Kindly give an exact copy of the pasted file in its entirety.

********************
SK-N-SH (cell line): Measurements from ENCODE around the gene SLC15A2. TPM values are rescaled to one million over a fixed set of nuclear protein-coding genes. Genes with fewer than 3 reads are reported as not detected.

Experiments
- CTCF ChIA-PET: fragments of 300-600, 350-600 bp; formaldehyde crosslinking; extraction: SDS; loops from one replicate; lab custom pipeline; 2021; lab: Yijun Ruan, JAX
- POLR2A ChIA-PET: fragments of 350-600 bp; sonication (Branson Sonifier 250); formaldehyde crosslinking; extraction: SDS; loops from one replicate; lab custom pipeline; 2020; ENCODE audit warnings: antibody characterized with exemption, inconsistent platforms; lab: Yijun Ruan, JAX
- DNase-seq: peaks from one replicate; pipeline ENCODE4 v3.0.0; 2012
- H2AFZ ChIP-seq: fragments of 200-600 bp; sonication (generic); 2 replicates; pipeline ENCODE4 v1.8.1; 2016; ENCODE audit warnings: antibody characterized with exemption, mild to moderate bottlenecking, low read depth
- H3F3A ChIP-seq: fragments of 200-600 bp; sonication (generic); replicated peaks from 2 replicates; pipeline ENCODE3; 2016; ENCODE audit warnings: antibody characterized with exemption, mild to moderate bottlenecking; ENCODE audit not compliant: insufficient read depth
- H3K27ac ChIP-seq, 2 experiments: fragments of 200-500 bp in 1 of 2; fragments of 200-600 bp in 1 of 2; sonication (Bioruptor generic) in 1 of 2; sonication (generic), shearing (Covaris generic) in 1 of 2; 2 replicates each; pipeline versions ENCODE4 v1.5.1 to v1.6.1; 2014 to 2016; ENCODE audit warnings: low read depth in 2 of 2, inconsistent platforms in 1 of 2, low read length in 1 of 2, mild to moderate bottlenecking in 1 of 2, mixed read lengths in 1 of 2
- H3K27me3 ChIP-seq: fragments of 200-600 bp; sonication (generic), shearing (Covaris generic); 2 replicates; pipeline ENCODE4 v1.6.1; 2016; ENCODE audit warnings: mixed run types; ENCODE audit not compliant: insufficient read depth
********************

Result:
SK-N-SH (cell line): Measurements from ENCODE around the gene SLC15A2. TPM values are rescaled to one million over a fixed set of nuclear protein-coding genes. Genes with fewer than 3 reads are reported as not detected.

Experiments
- CTCF ChIA-PET: fragments of 300-600, 350-600 bp; formaldehyde crosslinking; extraction: SDS; loops from one replicate; lab custom pipeline; 2021; lab: Yijun Ruan, JAX
- POLR2A ChIA-PET: fragments of 350-600 bp; sonication (Branson Sonifier 250); formaldehyde crosslinking; extraction: SDS; loops from one replicate; lab custom pipeline; 2020; ENCODE audit warnings: antibody characterized with exemption, inconsistent platforms; lab: Yijun Ruan, JAX
- DNase-seq: peaks from one replicate; pipeline ENCODE4 v3.0.0; 2012
- H2AFZ ChIP-seq: fragments of 200-600 bp; sonication (generic); 2 replicates; pipeline ENCODE4 v1.8.1; 2016; ENCODE audit warnings: antibody characterized with exemption, mild to moderate bottlenecking, low read depth
- H3F3A ChIP-seq: fragments of 200-600 bp; sonication (generic); replicated peaks from 2 replicates; pipeline ENCODE3; 2016; ENCODE audit warnings: antibody characterized with exemption, mild to moderate bottlenecking; ENCODE audit not compliant: insufficient read depth
- H3K27ac ChIP-seq, 2 experiments: fragments of 200-500 bp in 1 of 2; fragments of 200-600 bp in 1 of 2; sonication (Bioruptor generic) in 1 of 2; sonication (generic), shearing (Covaris generic) in 1 of 2; 2 replicates each; pipeline versions ENCODE4 v1.5.1 to v1.6.1; 2014 to 2016; ENCODE audit warnings: low read depth in 2 of 2, inconsistent platforms in 1 of 2, low read length in 1 of 2, mild to moderate bottlenecking in 1 of 2, mixed read lengths in 1 of 2
- H3K27me3 ChIP-seq: fragments of 200-600 bp; sonication (generic), shearing (Covaris generic); 2 replicates; pipeline ENCODE4 v1.6.1; 2016; ENCODE audit warnings: mixed run types; ENCODE audit not compliant: insufficient read depth